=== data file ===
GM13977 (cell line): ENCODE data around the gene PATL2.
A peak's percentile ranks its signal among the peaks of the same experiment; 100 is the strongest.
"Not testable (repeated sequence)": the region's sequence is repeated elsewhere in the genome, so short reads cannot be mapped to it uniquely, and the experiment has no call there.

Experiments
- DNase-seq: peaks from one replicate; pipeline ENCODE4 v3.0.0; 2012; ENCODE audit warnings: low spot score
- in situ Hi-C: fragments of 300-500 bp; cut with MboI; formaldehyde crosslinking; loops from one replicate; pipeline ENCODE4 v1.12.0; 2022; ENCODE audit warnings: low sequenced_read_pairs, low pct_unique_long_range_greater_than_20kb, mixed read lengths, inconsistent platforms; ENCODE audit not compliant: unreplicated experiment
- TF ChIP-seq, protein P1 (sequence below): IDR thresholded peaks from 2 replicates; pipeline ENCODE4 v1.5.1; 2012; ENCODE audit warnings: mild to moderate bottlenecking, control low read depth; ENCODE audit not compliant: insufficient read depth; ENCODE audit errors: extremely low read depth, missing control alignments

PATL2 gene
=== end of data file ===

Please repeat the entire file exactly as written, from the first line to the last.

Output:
GM13977 (cell line): ENCODE data around the gene PATL2.
A peak's percentile ranks its signal among the peaks of the same experiment; 100 is the strongest.
"Not testable (repeated sequence)": the region's sequence is repeated elsewhere in the genome, so short reads cannot be mapped to it uniquely, and the experiment has no call there.

Experiments
- DNase-seq: peaks from one replicate; pipeline ENCODE4 v3.0.0; 2012; ENCODE audit warnings: low spot score
- in situ Hi-C: fragments of 300-500 bp; cut with MboI; formaldehyde crosslinking; loops from one replicate; pipeline ENCODE4 v1.12.0; 2022; ENCODE audit warnings: low sequenced_read_pairs, low pct_unique_long_range_greater_than_20kb, mixed read lengths, inconsistent platforms; ENCODE audit not compliant: unreplicated experiment
- TF ChIP-seq, protein P1 (sequence below): IDR thresholded peaks from 2 replicates; pipeline ENCODE4 v1.5.1; 2012; ENCODE audit warnings: mild to moderate bottlenecking, control low read depth; ENCODE audit not compliant: insufficient read depth; ENCODE audit errors: extremely low read depth, missing control alignments

PATL2 gene